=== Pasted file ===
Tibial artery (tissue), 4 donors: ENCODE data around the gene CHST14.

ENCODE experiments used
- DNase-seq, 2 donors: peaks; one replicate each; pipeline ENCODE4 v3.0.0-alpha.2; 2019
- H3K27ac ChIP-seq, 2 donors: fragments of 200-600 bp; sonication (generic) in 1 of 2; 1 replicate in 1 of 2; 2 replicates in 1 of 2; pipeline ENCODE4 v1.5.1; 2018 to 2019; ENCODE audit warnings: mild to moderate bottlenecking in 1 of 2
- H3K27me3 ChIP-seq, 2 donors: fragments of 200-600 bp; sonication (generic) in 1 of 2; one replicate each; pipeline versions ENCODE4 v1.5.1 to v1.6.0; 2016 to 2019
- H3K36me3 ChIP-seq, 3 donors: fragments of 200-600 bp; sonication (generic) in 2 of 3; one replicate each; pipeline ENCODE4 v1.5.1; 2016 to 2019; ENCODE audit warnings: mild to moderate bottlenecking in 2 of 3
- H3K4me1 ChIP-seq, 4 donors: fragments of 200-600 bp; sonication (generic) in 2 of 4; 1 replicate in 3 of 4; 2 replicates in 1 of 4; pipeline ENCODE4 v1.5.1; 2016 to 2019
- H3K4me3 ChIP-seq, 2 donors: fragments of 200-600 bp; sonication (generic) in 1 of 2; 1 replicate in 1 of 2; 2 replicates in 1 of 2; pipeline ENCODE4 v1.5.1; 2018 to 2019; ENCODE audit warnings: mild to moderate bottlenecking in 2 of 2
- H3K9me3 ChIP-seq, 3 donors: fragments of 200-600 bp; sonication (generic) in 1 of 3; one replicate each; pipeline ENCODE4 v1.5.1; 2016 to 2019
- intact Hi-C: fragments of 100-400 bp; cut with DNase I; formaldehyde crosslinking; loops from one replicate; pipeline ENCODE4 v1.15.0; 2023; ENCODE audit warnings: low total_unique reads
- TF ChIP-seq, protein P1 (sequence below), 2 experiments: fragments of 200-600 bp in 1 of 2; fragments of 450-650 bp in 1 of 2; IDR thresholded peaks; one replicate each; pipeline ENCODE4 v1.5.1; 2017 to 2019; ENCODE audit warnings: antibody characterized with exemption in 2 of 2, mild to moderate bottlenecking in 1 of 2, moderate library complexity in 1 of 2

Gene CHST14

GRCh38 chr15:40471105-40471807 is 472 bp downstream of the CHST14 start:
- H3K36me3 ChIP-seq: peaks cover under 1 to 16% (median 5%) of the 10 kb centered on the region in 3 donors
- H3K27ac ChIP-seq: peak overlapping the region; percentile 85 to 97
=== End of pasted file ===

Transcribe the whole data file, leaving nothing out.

Tibial artery (tissue), 4 donors: ENCODE data around the gene CHST14.

ENCODE experiments used
- DNase-seq, 2 donors: peaks; one replicate each; pipeline ENCODE4 v3.0.0-alpha.2; 2019
- H3K27ac ChIP-seq, 2 donors: fragments of 200-600 bp; sonication (generic) in 1 of 2; 1 replicate in 1 of 2; 2 replicates in 1 of 2; pipeline ENCODE4 v1.5.1; 2018 to 2019; ENCODE audit warnings: mild to moderate bottlenecking in 1 of 2
- H3K27me3 ChIP-seq, 2 donors: fragments of 200-600 bp; sonication (generic) in 1 of 2; one replicate each; pipeline versions ENCODE4 v1.5.1 to v1.6.0; 2016 to 2019
- H3K36me3 ChIP-seq, 3 donors: fragments of 200-600 bp; sonication (generic) in 2 of 3; one replicate each; pipeline ENCODE4 v1.5.1; 2016 to 2019; ENCODE audit warnings: mild to moderate bottlenecking in 2 of 3
- H3K4me1 ChIP-seq, 4 donors: fragments of 200-600 bp; sonication (generic) in 2 of 4; 1 replicate in 3 of 4; 2 replicates in 1 of 4; pipeline ENCODE4 v1.5.1; 2016 to 2019
- H3K4me3 ChIP-seq, 2 donors: fragments of 200-600 bp; sonication (generic) in 1 of 2; 1 replicate in 1 of 2; 2 replicates in 1 of 2; pipeline ENCODE4 v1.5.1; 2018 to 2019; ENCODE audit warnings: mild to moderate bottlenecking in 2 of 2
- H3K9me3 ChIP-seq, 3 donors: fragments of 200-600 bp; sonication (generic) in 1 of 3; one replicate each; pipeline ENCODE4 v1.5.1; 2016 to 2019
- intact Hi-C: fragments of 100-400 bp; cut with DNase I; formaldehyde crosslinking; loops from one replicate; pipeline ENCODE4 v1.15.0; 2023; ENCODE audit warnings: low total_unique reads
- TF ChIP-seq, protein P1 (sequence below), 2 experiments: fragments of 200-600 bp in 1 of 2; fragments of 450-650 bp in 1 of 2; IDR thresholded peaks; one replicate each; pipeline ENCODE4 v1.5.1; 2017 to 2019; ENCODE audit warnings: antibody characterized with exemption in 2 of 2, mild to moderate bottlenecking in 1 of 2, moderate library complexity in 1 of 2

Gene CHST14

GRCh38 chr15:40471105-40471807 is 472 bp downstream of the CHST14 start:
- H3K36me3 ChIP-seq: peaks cover under 1 to 16% (median 5%) of the 10 kb centered on the region in 3 donors
- H3K27ac ChIP-seq: peak overlapping the region; percentile 85 to 97